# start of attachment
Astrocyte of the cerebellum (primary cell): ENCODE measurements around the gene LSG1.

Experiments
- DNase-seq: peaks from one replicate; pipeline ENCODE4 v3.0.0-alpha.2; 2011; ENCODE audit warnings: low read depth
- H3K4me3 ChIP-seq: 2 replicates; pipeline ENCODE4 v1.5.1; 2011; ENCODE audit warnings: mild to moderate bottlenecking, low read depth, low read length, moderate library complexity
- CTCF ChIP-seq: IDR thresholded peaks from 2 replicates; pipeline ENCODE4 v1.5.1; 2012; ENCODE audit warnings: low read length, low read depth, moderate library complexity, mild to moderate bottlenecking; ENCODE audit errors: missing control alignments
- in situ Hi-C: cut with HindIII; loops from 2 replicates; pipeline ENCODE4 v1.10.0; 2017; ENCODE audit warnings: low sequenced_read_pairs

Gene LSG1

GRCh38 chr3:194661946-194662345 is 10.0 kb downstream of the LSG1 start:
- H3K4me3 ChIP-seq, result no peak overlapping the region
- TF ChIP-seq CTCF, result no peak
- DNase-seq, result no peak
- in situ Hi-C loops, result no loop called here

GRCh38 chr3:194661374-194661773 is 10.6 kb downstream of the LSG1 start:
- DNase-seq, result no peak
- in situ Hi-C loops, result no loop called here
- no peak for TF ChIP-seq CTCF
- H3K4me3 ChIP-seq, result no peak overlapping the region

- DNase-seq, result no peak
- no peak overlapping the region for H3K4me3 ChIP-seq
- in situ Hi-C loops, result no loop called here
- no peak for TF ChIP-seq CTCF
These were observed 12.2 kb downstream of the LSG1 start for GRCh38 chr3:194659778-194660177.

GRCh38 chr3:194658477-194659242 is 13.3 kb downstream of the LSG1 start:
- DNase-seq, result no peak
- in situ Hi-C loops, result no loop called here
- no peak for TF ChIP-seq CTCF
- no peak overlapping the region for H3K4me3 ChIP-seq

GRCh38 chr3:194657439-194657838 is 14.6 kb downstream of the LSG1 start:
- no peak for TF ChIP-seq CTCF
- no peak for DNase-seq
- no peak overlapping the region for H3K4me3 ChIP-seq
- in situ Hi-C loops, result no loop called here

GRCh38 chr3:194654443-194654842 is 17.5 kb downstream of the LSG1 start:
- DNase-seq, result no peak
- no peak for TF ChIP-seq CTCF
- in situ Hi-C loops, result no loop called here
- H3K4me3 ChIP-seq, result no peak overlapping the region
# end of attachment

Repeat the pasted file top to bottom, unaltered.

Astrocyte of the cerebellum (primary cell): ENCODE measurements around the gene LSG1.

Experiments
- DNase-seq: peaks from one replicate; pipeline ENCODE4 v3.0.0-alpha.2; 2011; ENCODE audit warnings: low read depth
- H3K4me3 ChIP-seq: 2 replicates; pipeline ENCODE4 v1.5.1; 2011; ENCODE audit warnings: mild to moderate bottlenecking, low read depth, low read length, moderate library complexity
- CTCF ChIP-seq: IDR thresholded peaks from 2 replicates; pipeline ENCODE4 v1.5.1; 2012; ENCODE audit warnings: low read length, low read depth, moderate library complexity, mild to moderate bottlenecking; ENCODE audit errors: missing control alignments
- in situ Hi-C: cut with HindIII; loops from 2 replicates; pipeline ENCODE4 v1.10.0; 2017; ENCODE audit warnings: low sequenced_read_pairs

Gene LSG1

GRCh38 chr3:194661946-194662345 is 10.0 kb downstream of the LSG1 start:
- H3K4me3 ChIP-seq, result no peak overlapping the region
- TF ChIP-seq CTCF, result no peak
- DNase-seq, result no peak
- in situ Hi-C loops, result no loop called here

GRCh38 chr3:194661374-194661773 is 10.6 kb downstream of the LSG1 start:
- DNase-seq, result no peak
- in situ Hi-C loops, result no loop called here
- no peak for TF ChIP-seq CTCF
- H3K4me3 ChIP-seq, result no peak overlapping the region

- DNase-seq, result no peak
- no peak overlapping the region for H3K4me3 ChIP-seq
- in situ Hi-C loops, result no loop called here
- no peak for TF ChIP-seq CTCF
These were observed 12.2 kb downstream of the LSG1 start for GRCh38 chr3:194659778-194660177.

GRCh38 chr3:194658477-194659242 is 13.3 kb downstream of the LSG1 start:
- DNase-seq, result no peak
- in situ Hi-C loops, result no loop called here
- no peak for TF ChIP-seq CTCF
- no peak overlapping the region for H3K4me3 ChIP-seq

GRCh38 chr3:194657439-194657838 is 14.6 kb downstream of the LSG1 start:
- no peak for TF ChIP-seq CTCF
- no peak for DNase-seq
- no peak overlapping the region for H3K4me3 ChIP-seq
- in situ Hi-C loops, result no loop called here

GRCh38 chr3:194654443-194654842 is 17.5 kb downstream of the LSG1 start:
- DNase-seq, result no peak
- no peak for TF ChIP-seq CTCF
- in situ Hi-C loops, result no loop called here
- H3K4me3 ChIP-seq, result no peak overlapping the region